Unfortunately, the pseudo-greens in my own Country have taken to talking about climate change and environmental protection. Caring about the environment and getting suckered into a commitment on climate change are two entirely different things. The Narmada bachao Andolan and efforts taken to protect Indian forests are Indian initiatives to protect the environment. These deserve a giant share of our time and energy. Climate change is a global problem. To put it bluntly, we have no business on that table. If the rest of the world is inviting us, shame on them. If we land there and pretend that is our problem also, shame on us.

Even India's so-called right wing has been suckered into this. Apparently, our venerable PM Shree Shree Narendra Modiji has mentioned Climate Change as a possible reason for the unusual rains in Chennai. How immensely it can strengthen our negotiating position I can only imagine.

Indian liberals have always preferred grandstanding to hard bargaining
The Indian left has been talking about India adopting Green measures and reducing emissions voluntarily. The left claims to represent the poorest people in the Country, and claims that any harm to the environment disproportionately affects them. This is true, if we considered local environmental damage. But on a global level, the opposite applies.

Again let us look at a hypothetical scenario. Transitioning from Bharat Stage II to Bharat Stage IV (or some such tripe) increases the cost of a truck by perhaps Rs. 1 lakh. It takes the monthly EMI up by perhaps Rs. 2000. This means the average trucker (a giant 200000 strong unorgainized segment) probably needs to spend an extra 2 days on the road every month to bring in the same amount. Somewhere, there is a Freakonomics level research piece waiting to be written on the correlation between AIDS and BS transition. A trucker who might have had 5 days free per month now gets 3 days free thanks to contributing to the environment. Ergo, increased AIDS.

Before the Green brigade jumps on to me on just putting random hypotheses out there, I am not saying there is a correlation here, I am not implying that there would be. I am not saying that we should not care about the environment. I am just saying that any deal India signs on climate change is going to affect the poorest Indians adversely. Something all liberals - Indian and Global, refuse to acknowledge. And that is the biggest travesty in this whole effing fiasco. Their fetish to pretend to do the morally correct thing blinds them to some basic realities.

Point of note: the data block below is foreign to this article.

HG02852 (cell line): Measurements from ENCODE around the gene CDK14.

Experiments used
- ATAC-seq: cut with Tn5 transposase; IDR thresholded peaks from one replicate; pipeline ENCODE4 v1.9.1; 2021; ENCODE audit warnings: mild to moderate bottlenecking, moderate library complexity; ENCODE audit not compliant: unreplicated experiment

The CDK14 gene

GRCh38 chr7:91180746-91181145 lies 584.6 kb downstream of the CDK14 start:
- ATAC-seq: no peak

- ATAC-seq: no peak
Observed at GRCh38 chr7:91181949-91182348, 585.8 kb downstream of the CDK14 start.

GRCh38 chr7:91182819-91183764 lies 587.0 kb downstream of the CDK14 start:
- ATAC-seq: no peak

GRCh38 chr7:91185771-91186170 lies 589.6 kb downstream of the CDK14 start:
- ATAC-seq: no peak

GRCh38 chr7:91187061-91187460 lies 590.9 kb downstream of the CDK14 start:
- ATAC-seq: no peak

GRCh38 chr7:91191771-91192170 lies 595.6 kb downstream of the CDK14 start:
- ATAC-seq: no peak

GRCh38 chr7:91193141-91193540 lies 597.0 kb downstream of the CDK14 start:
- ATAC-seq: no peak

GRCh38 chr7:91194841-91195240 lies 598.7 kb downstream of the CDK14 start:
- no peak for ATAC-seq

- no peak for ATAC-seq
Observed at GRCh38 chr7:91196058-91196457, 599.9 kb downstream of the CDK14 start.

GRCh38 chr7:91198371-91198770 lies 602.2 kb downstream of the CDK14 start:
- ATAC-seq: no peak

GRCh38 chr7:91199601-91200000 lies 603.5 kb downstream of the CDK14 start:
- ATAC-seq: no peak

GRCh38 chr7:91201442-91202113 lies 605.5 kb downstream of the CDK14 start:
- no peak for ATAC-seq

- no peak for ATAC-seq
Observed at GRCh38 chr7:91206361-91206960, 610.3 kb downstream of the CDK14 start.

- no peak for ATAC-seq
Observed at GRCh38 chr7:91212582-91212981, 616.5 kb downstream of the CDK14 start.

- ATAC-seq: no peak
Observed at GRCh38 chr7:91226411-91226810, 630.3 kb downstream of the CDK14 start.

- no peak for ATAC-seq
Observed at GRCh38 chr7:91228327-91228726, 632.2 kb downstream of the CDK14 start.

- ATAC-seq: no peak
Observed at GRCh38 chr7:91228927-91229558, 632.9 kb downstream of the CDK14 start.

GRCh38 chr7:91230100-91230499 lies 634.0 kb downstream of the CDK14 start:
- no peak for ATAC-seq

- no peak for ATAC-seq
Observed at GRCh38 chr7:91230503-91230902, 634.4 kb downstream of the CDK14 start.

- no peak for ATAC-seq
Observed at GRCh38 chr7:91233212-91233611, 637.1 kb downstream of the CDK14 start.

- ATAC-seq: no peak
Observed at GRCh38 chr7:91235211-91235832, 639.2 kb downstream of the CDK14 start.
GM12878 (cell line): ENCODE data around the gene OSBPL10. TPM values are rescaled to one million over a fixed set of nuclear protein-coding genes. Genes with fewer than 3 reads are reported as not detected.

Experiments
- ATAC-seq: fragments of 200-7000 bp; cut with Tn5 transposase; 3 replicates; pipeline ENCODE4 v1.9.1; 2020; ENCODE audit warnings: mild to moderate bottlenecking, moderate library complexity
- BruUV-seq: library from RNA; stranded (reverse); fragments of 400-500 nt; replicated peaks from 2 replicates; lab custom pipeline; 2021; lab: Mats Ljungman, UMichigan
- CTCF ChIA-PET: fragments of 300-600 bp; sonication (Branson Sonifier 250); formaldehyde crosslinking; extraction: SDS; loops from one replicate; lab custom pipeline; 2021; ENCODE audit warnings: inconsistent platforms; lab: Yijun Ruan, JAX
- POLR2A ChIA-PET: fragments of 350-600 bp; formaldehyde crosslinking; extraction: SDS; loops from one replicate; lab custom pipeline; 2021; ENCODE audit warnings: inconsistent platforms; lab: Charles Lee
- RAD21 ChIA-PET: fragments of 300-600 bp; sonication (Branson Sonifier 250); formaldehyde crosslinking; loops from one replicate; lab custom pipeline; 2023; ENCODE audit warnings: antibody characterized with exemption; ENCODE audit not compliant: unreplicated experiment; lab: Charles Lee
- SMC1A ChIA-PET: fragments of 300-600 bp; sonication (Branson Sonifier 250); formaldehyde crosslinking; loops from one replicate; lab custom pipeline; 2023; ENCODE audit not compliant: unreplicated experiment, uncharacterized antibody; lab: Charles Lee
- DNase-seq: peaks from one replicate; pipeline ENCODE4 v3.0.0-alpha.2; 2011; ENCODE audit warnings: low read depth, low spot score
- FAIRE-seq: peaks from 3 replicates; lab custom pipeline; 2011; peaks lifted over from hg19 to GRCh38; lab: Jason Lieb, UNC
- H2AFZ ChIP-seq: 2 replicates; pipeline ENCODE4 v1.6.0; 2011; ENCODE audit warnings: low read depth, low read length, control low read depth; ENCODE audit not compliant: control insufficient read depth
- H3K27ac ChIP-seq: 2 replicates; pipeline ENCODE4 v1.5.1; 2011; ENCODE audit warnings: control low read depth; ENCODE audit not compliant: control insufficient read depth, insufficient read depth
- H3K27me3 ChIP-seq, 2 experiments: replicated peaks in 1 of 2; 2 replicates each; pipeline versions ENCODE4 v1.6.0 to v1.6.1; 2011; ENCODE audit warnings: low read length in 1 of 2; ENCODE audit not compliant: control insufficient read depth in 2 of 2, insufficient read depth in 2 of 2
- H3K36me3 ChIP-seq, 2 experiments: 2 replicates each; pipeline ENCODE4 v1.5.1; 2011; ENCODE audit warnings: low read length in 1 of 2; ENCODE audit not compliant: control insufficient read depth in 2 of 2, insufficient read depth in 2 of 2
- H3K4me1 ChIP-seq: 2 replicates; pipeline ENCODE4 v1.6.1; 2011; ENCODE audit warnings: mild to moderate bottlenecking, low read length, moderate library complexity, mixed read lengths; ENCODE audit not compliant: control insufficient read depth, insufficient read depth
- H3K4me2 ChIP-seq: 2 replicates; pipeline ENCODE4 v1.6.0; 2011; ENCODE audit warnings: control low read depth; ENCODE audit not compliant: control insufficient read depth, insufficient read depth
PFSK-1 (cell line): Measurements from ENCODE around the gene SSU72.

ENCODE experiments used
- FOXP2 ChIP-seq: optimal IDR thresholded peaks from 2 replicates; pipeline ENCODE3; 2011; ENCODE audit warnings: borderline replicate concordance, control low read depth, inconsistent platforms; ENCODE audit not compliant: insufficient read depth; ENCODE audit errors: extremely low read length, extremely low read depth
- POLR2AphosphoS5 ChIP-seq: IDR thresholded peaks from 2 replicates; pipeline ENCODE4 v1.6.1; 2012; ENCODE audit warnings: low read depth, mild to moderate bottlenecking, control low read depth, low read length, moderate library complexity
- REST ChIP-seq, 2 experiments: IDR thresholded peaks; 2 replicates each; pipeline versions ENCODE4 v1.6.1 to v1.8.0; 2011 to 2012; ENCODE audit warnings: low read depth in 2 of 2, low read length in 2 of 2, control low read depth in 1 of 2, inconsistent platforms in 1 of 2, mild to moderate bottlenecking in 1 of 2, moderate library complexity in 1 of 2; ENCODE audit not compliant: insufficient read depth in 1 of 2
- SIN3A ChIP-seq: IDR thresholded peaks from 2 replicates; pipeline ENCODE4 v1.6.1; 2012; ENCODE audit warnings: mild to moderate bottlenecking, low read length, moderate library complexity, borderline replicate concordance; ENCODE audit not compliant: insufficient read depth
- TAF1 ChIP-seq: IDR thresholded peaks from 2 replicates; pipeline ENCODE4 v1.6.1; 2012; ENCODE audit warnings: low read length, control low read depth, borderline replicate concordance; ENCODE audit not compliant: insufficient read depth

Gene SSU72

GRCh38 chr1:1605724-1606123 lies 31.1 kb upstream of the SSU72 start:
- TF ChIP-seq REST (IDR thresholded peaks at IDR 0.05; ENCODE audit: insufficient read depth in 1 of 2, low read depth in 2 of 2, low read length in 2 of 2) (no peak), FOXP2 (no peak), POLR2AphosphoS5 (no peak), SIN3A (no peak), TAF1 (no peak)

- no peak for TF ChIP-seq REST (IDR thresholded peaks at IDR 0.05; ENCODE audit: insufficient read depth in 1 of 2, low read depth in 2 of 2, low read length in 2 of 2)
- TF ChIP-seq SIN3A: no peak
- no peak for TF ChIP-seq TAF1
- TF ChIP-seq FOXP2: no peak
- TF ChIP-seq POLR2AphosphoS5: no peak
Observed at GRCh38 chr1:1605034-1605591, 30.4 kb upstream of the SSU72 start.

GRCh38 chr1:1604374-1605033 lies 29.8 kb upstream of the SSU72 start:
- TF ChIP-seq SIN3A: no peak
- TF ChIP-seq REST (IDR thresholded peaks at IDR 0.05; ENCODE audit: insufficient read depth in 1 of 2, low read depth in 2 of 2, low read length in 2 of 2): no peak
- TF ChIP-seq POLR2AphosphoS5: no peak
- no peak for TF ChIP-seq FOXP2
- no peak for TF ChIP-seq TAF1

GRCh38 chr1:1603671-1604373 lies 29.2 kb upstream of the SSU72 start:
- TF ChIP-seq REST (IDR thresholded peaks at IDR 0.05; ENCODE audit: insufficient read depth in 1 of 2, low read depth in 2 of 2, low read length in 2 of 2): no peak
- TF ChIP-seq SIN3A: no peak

The well-sold story has made us all lose sense of key priorities
The doomsday predictions from Climate Change impact that might be seen a few decades from tug at heartstrings. But the solutions being discussed are all going to make the current, visible real lives of extremely poor people noticeably worse. Somehow this perversion has gone unnoticed by the world. I am not making a case for not caring about the environment. I want to make a case for fighting malaria and diabetes. These are disproportionately bigger problems for India. Climate Change is a problem either for the first world or for tiny island states. Just like how Greece was a first world problem.

Recently, when attacks happened in Paris and Lebanon, the entire world's attention was on Paris, with Lebanon barely a footnote. Many found it perverse that one set of lives was considered noticeably more important than another. The Climate Change hoopla is far worse. Loss of quality in the future lives of people is considered a bigger crime than the poor quality of present lives of some others. The bigger irony is that the presently poor people/nations are being made to think like that.

Imagine a poor lamb merrily laughing its way to the slaughterhouse thinking how great it would be to feed the people who 'need' the proteins. India participating in Climate Change talks is similar to that. 

1 comment:

  1. Very informative, well explained and to the point. Not using a pollution metric that is based on per capita is insane.